Sure enough before boarding commences the agent makes an announcement:  ‘Ladies and gentlemen, this is a full flight today, so we are looking for volunteers to check  roller bags to their final destination’.  I dutifully take my very full, and very heavy, little bag to the counter, and as I wait to be dealt with another guy says ‘this is a great way of getting a second bag checked for free, I was counting on that!’  As am I – it is called playing the system.

The ground crew get the full flight boarded and away on time, which is impressive, and soon we are bursting through the low cloud and into the sunlight above.  I am sat next to a young soldier, who has his camouflaged kitbag on his lap.  For most of the trip he listens to music, as I listen to Thunderball, but as we start to make out final approach into Atlanta he begins to talk – about eggs (specifically hard-boiled ones).

‘Oh, man, I could do with a boiled egg now.  I love boiled eggs, can’t eat enough.  I love ‘em just soft, don’t like ‘em hard in the middle, oh no, just soft.  I like scrambled too, but man, boiled are the best!  I can’t wait till they’re cold, am too impatient.  Man, I burn my tongue on that yolk.  Folks on this flight could do with eating eggs, so healthy.’  He continues to evangelise about boiled eggs all the way to the gate.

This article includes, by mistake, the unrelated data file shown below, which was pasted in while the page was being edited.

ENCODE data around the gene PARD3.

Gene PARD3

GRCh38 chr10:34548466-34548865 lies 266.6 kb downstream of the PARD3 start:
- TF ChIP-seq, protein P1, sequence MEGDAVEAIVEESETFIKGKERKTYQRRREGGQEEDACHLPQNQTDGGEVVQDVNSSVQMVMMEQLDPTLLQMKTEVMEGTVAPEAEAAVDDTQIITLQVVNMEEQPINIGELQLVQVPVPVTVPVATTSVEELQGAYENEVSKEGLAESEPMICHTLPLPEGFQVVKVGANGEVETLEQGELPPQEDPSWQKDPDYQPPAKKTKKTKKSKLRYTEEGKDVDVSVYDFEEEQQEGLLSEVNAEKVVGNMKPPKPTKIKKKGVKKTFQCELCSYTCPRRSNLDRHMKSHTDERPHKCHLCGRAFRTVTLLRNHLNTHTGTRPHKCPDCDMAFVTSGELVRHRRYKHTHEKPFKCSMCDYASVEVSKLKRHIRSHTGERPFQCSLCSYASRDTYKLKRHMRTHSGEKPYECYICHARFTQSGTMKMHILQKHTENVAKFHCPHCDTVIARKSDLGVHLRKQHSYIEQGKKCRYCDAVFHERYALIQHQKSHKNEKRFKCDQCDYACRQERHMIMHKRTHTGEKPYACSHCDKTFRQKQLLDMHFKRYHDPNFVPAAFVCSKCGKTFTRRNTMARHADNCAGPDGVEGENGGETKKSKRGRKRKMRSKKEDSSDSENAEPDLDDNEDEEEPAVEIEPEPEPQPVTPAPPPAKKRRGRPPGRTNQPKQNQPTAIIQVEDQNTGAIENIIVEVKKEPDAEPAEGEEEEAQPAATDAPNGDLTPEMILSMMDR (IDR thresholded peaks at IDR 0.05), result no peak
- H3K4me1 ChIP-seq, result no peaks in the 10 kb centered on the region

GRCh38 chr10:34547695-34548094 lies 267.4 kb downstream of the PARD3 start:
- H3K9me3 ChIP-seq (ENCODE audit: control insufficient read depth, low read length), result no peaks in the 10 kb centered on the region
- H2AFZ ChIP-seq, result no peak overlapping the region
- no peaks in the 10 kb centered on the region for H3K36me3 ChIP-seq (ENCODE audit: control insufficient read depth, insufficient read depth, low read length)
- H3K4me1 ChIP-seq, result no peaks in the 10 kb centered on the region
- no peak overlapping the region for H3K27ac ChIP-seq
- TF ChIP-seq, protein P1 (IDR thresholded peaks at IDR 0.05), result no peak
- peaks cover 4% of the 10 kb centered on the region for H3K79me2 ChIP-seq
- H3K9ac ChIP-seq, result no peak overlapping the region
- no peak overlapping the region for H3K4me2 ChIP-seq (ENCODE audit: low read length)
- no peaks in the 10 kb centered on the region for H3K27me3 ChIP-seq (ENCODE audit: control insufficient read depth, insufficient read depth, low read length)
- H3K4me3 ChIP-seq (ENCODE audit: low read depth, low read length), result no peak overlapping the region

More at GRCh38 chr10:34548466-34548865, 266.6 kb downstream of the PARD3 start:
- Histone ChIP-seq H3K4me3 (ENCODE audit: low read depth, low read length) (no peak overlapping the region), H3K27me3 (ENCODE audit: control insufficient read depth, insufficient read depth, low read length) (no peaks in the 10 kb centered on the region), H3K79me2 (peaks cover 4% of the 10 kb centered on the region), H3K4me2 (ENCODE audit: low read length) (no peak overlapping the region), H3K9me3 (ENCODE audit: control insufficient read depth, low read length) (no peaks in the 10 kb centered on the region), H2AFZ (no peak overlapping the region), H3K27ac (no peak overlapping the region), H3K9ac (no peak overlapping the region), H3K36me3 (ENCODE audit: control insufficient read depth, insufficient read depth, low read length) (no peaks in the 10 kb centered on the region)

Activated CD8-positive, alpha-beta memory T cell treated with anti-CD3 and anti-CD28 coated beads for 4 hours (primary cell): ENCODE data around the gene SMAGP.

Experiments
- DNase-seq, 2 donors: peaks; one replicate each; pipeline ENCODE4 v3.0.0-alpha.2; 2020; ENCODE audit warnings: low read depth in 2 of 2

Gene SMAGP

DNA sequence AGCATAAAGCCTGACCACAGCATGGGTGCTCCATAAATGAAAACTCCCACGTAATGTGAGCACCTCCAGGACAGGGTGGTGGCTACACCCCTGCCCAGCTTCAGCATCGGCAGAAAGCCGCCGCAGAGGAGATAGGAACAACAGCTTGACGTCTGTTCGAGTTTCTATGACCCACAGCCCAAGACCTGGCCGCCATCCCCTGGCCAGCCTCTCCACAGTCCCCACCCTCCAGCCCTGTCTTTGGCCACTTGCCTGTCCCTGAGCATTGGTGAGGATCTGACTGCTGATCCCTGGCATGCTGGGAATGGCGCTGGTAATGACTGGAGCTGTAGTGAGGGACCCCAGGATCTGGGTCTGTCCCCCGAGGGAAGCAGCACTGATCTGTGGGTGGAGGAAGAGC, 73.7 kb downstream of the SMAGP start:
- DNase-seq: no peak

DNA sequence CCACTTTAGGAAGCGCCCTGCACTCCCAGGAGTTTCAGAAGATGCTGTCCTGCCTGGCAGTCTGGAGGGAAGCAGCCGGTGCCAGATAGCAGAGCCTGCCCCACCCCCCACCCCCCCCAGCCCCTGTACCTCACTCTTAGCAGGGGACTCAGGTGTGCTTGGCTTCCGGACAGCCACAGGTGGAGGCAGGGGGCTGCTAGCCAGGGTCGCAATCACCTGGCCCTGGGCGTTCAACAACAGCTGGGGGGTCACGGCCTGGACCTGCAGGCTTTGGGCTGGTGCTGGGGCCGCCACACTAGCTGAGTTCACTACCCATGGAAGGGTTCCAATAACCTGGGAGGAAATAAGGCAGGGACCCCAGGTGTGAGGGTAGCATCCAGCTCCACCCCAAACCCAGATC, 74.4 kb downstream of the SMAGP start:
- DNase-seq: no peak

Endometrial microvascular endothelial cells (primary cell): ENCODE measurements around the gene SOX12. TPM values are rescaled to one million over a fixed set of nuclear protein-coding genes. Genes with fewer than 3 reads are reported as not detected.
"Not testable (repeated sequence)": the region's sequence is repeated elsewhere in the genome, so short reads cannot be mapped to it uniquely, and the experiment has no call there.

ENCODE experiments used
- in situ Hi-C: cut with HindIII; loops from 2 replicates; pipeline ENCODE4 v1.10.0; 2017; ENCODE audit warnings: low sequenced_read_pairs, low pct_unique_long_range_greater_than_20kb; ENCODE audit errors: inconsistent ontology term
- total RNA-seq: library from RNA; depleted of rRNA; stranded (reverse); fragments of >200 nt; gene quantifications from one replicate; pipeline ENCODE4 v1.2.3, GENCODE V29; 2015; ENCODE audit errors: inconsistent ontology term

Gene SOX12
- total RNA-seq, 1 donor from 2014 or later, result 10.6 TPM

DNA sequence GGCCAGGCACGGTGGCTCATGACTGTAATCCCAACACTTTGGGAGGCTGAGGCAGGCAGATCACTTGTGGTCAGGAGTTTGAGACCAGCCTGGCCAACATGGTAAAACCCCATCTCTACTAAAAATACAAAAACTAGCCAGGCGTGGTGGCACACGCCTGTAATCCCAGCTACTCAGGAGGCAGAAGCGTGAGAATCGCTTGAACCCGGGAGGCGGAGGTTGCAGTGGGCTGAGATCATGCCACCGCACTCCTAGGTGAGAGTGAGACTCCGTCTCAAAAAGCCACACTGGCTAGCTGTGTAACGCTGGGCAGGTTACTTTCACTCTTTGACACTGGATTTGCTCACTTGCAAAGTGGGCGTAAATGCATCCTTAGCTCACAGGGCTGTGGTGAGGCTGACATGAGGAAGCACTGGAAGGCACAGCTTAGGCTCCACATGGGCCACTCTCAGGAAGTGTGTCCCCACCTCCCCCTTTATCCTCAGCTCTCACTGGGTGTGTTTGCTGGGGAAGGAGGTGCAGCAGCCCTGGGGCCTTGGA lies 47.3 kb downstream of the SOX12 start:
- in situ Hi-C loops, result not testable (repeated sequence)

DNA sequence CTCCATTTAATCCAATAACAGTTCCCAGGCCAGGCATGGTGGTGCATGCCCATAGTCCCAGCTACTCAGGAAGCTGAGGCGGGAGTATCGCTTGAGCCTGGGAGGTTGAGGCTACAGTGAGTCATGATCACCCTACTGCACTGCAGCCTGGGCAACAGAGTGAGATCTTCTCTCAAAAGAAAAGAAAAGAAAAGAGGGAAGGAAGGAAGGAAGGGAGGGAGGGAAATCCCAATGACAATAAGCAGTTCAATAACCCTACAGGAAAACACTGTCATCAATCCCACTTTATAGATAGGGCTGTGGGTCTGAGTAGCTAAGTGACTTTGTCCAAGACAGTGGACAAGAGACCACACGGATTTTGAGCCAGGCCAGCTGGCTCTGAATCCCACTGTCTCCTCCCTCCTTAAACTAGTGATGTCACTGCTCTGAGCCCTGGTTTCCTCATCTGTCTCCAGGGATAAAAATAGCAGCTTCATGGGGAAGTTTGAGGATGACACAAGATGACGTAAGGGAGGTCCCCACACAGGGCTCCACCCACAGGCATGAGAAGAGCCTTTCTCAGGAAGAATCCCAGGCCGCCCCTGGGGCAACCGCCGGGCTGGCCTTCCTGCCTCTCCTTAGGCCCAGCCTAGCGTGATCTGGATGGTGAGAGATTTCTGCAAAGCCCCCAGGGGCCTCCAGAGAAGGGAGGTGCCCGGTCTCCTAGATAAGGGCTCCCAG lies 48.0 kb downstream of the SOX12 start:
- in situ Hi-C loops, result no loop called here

Atlanta Airport is the home of Delta Airlines and almost every flight connects through here, so everyone is rushing around from gate to gate.  I arrive into terminal B and a quick check of the monitors informs me that my flight to Boston will depart from F, which means a long subterranean ride on the PlaneTrain, which, like everywhere else today, is absolutely full.  A few people are disgorged at terminal C, and more at D.  By the time we get to F only a few straggling dregs of society are left and we all shuffle off to our gates.

The crew here are not quite as efficient at boarding as their counterparts in Kansas City, and we end up leaving Atlanta 30 minutes late, but as nobody has connections now it doesn’t really make too much difference.

We are on a bright, modern 757 which has video screens and movies, which is very rare on a domestic flight.  I scroll through the menu and decide to watch The Lady in the Van (Liz and I have been planning to watch it for a long time, but somehow how never got around to it).  It is the most charming, and heart-breaking film, and is based on a true story written by Alan Bennet (who is brilliantly portrayed by Alex Jennings, whilst Maggie Smith is perfect as the titular character).